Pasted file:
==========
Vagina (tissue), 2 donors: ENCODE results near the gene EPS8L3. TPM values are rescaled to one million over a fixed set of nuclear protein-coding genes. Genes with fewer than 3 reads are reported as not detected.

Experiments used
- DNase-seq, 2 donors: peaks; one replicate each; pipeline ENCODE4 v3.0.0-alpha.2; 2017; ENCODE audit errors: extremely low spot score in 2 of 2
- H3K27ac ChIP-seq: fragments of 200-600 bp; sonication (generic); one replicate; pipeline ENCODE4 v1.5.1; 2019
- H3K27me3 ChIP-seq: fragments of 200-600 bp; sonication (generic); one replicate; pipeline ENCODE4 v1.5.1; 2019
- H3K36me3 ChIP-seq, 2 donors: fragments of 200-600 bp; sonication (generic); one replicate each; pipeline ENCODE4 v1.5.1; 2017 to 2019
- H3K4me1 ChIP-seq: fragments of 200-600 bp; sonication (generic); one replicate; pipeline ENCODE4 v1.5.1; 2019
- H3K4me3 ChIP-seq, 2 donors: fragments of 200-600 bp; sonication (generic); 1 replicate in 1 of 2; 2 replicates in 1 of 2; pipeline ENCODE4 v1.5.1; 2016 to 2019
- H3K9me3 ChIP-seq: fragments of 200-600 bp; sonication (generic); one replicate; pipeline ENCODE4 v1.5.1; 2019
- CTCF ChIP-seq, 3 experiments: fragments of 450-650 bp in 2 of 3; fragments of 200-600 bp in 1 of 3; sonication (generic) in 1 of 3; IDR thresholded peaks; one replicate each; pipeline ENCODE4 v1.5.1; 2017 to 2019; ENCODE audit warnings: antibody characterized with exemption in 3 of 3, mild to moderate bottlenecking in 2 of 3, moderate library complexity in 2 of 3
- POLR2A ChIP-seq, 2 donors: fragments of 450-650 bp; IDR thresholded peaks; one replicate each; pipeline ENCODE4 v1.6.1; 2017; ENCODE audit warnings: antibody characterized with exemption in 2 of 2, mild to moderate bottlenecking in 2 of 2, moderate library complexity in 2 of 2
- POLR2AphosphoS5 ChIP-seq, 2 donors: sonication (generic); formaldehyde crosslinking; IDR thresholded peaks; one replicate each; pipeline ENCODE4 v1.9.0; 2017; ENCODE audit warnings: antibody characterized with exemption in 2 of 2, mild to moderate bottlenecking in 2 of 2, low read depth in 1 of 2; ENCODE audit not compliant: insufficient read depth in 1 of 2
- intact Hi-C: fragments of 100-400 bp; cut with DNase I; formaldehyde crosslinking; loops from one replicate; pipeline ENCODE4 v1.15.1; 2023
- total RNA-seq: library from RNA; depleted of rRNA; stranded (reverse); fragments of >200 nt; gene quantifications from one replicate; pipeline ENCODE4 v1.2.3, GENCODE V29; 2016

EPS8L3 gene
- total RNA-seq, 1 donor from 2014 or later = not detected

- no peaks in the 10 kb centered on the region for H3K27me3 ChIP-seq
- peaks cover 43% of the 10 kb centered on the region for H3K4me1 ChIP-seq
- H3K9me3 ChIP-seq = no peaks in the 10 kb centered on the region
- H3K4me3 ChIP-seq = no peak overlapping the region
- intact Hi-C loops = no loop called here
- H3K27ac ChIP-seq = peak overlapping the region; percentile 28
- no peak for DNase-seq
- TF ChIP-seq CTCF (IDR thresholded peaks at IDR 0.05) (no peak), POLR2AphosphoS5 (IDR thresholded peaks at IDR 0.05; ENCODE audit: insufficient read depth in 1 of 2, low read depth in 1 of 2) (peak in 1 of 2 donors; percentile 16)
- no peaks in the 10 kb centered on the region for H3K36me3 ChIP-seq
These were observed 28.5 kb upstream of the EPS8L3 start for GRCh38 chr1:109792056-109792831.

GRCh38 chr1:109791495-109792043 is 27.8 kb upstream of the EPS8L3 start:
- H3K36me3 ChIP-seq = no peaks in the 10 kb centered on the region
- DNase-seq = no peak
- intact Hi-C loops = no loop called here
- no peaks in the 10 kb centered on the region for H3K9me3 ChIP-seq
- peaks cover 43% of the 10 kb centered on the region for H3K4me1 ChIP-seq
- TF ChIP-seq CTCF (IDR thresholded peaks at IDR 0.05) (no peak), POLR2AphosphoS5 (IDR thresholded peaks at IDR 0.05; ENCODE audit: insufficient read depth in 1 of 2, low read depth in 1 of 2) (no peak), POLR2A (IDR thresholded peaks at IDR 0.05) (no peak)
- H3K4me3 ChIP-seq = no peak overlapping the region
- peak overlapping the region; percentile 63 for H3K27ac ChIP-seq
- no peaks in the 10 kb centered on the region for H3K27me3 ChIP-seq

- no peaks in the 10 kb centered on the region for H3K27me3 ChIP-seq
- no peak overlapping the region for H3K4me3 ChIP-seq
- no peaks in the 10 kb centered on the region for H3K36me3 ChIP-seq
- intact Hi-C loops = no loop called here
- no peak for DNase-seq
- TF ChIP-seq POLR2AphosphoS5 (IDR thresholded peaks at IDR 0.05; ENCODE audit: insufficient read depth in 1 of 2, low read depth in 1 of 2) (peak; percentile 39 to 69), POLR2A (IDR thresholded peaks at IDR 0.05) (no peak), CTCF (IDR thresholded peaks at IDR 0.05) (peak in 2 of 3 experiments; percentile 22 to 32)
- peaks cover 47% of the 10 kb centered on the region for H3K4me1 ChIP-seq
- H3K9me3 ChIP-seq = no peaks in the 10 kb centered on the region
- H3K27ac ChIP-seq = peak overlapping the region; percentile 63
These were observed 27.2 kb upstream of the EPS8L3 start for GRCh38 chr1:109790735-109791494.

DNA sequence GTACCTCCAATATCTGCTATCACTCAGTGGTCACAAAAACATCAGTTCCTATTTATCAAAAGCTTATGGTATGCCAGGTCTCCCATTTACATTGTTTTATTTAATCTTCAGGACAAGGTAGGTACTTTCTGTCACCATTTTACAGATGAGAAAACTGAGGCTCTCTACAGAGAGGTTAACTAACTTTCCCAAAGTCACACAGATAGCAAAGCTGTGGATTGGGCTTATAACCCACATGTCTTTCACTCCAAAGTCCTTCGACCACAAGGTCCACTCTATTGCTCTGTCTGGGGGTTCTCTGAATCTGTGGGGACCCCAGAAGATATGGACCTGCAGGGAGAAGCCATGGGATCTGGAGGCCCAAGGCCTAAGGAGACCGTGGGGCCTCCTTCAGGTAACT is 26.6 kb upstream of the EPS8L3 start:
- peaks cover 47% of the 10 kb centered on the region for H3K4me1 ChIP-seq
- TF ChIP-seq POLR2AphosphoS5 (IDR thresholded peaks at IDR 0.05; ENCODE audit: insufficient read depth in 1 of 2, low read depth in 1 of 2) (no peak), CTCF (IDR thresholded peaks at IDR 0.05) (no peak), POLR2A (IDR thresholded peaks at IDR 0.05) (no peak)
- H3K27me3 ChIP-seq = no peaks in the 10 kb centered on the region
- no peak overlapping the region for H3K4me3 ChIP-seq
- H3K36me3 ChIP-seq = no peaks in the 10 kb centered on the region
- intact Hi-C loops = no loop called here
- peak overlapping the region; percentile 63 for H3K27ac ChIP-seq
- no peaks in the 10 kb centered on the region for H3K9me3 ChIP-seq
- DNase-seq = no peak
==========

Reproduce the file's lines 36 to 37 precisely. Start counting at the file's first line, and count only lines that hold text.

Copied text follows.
- no peaks in the 10 kb centered on the region for H3K27me3 ChIP-seq

- no peaks in the 10 kb centered on the region for H3K27me3 ChIP-seq